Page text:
MIDDLEBURG, Va. (AP) — Officials at a small boarding school in northern Virginia hunt country were stunned to receive the largest-ever gift to a secondary girls' school: a $40 million bequest from a Standard Oil heiress who liked to drive around in an Oldsmobile station wagon.
Ruth Bedford of Westport, Connecticut, died in June at age 99. She volunteered with the Red Cross in England during World War II, worked as a stage manager on Broadway and was known to enjoy a glass of Scotch.
She had informed her alma mater, the Foxcroft School in Middleburg, that she planned to remember it in her will, but school administrators were astonished when they learned she had bequeathed $40 million. The gift doubles the school's endowment.
The staff and student body of 155 learned of the gift Tuesday at a meeting in the library, prompting a sustained "WOOO!" from the girls.
"Her gift is a call to each of us to be our own woman, to follow our own passions and to manage our own money," Head of School Cathy McGehee said, receiving a louder and more sustained "WOOOO!" when she canceled classes Wednesday in honor of the news.
Bedford never married and never had children. Her grand-niece, Libby Tritschler of Southport, Connecticut, said the extended family is supportive of Bedford's decision, even though the gift encompasses the bulk of her estate.
Tritschler said she believes the gift to Foxcroft was an appropriate way for her great aunt to bequeath her money.
"Foxcroft instilled in her a sense of who she was," Tritschler said. "She believed the person she became — and I would describe her as the most incredible person — came from the time she spent at Foxcroft."
Tritschler said many people in Connecticut who knew Bedford were unaware of her wealth because she lived well below her means. "If you knew her, she was very unpretentious," she said.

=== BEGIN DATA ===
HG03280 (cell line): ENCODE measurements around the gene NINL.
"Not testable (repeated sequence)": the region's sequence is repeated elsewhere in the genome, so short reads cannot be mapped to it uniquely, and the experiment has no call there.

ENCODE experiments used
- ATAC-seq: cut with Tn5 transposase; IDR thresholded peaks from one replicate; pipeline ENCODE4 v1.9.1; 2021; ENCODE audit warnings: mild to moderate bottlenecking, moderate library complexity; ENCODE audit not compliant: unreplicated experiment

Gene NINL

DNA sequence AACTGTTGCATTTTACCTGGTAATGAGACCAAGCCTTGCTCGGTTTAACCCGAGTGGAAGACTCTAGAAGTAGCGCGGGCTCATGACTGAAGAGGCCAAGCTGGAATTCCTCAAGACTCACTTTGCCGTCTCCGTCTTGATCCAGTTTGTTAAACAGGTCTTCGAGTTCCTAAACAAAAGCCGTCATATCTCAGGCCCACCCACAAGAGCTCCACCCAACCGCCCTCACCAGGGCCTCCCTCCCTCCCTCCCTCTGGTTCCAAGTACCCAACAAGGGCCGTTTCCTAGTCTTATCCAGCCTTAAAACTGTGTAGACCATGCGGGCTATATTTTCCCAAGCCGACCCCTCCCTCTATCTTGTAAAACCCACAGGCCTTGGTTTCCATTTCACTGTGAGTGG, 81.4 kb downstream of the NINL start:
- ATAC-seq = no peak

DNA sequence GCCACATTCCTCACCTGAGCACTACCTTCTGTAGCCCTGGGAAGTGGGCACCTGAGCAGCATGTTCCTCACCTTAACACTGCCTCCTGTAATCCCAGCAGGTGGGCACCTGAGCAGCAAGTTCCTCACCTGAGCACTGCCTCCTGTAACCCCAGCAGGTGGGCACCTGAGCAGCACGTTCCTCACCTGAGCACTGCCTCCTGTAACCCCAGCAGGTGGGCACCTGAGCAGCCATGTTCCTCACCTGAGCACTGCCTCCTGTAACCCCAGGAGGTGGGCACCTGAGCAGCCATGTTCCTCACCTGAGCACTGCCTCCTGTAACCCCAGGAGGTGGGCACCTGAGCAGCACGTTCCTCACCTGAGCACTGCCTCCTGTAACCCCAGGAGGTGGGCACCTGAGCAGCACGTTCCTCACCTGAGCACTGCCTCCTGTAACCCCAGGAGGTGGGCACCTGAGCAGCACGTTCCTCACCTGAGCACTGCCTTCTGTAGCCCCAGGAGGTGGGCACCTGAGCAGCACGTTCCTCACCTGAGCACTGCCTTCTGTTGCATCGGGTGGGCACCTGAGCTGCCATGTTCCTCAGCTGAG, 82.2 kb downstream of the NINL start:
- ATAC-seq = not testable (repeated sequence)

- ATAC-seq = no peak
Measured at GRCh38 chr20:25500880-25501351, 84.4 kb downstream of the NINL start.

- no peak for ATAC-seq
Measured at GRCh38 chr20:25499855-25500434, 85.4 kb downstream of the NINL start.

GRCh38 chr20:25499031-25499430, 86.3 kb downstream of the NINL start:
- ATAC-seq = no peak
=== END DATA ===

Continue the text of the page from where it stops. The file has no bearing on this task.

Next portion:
At Tuesday's ceremony, students saw pictures of Bedford during her time at Foxcroft, from 1928 to 1932, showing her on the basketball team and with friends. Her yearbook entry lists a variety of activities, including theater and equestrian.
Megan Murphy, executive director for the National Coalition of Girls' Schools in Charlottesville, estimated there are fewer than 20 schools nationally like Foxcroft — private boarding schools without a religious affiliation for high-school girls.
Foxcroft, founded 100 years ago, sits on a 500-acre campus with century-old cherry trees lining the main road on campus and has a renowned equestrian program. The school's list of alumnae includes names like Mellon, Roosevelt and DuPont. Other famous alums include former New Jersey Gov. Christine Todd Whitman, actress Stephanie Zimbalist and the late Millicent Fenwick, a congresswoman who served as the basis for the character Lacey Davenport in "Doonesbury."
The school intends to put the bulk of the money in its endowment, but also plans to support the school's performing arts to honor Bedford's love of Broadway and to start a scholarship in Bedford's name. About 30 percent of students receive financial aid to help cover expenses, which exceeds $50,000 annually, and school officials say they want to increase their commitment to financial aid.